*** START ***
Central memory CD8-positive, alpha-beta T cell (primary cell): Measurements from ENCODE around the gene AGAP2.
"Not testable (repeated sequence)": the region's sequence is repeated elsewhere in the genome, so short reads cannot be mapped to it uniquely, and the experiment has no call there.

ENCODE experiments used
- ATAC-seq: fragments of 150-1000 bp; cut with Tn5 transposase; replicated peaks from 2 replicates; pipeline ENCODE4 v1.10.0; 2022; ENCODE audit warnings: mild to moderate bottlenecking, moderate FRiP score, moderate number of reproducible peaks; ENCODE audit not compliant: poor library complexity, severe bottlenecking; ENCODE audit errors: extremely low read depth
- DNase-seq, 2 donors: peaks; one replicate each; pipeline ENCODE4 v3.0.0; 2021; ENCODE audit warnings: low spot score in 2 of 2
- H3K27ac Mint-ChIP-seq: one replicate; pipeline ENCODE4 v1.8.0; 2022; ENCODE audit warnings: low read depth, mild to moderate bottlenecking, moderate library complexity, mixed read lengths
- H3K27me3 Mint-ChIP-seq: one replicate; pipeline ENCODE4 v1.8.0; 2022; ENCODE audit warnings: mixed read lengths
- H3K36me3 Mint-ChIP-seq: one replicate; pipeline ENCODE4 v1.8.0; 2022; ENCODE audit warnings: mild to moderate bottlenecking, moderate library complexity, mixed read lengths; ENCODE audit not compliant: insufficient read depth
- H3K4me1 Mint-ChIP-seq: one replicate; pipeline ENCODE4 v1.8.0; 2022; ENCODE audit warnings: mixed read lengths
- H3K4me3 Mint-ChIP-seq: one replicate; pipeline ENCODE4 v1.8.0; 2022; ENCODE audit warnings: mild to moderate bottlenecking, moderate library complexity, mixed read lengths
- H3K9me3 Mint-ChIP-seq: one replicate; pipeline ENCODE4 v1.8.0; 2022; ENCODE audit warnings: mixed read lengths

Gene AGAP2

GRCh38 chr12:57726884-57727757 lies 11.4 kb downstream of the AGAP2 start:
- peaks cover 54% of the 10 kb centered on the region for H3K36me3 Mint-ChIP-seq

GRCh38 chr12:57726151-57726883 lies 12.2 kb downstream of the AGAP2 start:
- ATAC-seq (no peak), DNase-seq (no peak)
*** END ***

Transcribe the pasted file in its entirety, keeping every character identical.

Central memory CD8-positive, alpha-beta T cell (primary cell): Measurements from ENCODE around the gene AGAP2.
"Not testable (repeated sequence)": the region's sequence is repeated elsewhere in the genome, so short reads cannot be mapped to it uniquely, and the experiment has no call there.

ENCODE experiments used
- ATAC-seq: fragments of 150-1000 bp; cut with Tn5 transposase; replicated peaks from 2 replicates; pipeline ENCODE4 v1.10.0; 2022; ENCODE audit warnings: mild to moderate bottlenecking, moderate FRiP score, moderate number of reproducible peaks; ENCODE audit not compliant: poor library complexity, severe bottlenecking; ENCODE audit errors: extremely low read depth
- DNase-seq, 2 donors: peaks; one replicate each; pipeline ENCODE4 v3.0.0; 2021; ENCODE audit warnings: low spot score in 2 of 2
- H3K27ac Mint-ChIP-seq: one replicate; pipeline ENCODE4 v1.8.0; 2022; ENCODE audit warnings: low read depth, mild to moderate bottlenecking, moderate library complexity, mixed read lengths
- H3K27me3 Mint-ChIP-seq: one replicate; pipeline ENCODE4 v1.8.0; 2022; ENCODE audit warnings: mixed read lengths
- H3K36me3 Mint-ChIP-seq: one replicate; pipeline ENCODE4 v1.8.0; 2022; ENCODE audit warnings: mild to moderate bottlenecking, moderate library complexity, mixed read lengths; ENCODE audit not compliant: insufficient read depth
- H3K4me1 Mint-ChIP-seq: one replicate; pipeline ENCODE4 v1.8.0; 2022; ENCODE audit warnings: mixed read lengths
- H3K4me3 Mint-ChIP-seq: one replicate; pipeline ENCODE4 v1.8.0; 2022; ENCODE audit warnings: mild to moderate bottlenecking, moderate library complexity, mixed read lengths
- H3K9me3 Mint-ChIP-seq: one replicate; pipeline ENCODE4 v1.8.0; 2022; ENCODE audit warnings: mixed read lengths

Gene AGAP2

GRCh38 chr12:57726884-57727757 lies 11.4 kb downstream of the AGAP2 start:
- peaks cover 54% of the 10 kb centered on the region for H3K36me3 Mint-ChIP-seq

GRCh38 chr12:57726151-57726883 lies 12.2 kb downstream of the AGAP2 start:
- ATAC-seq (no peak), DNase-seq (no peak)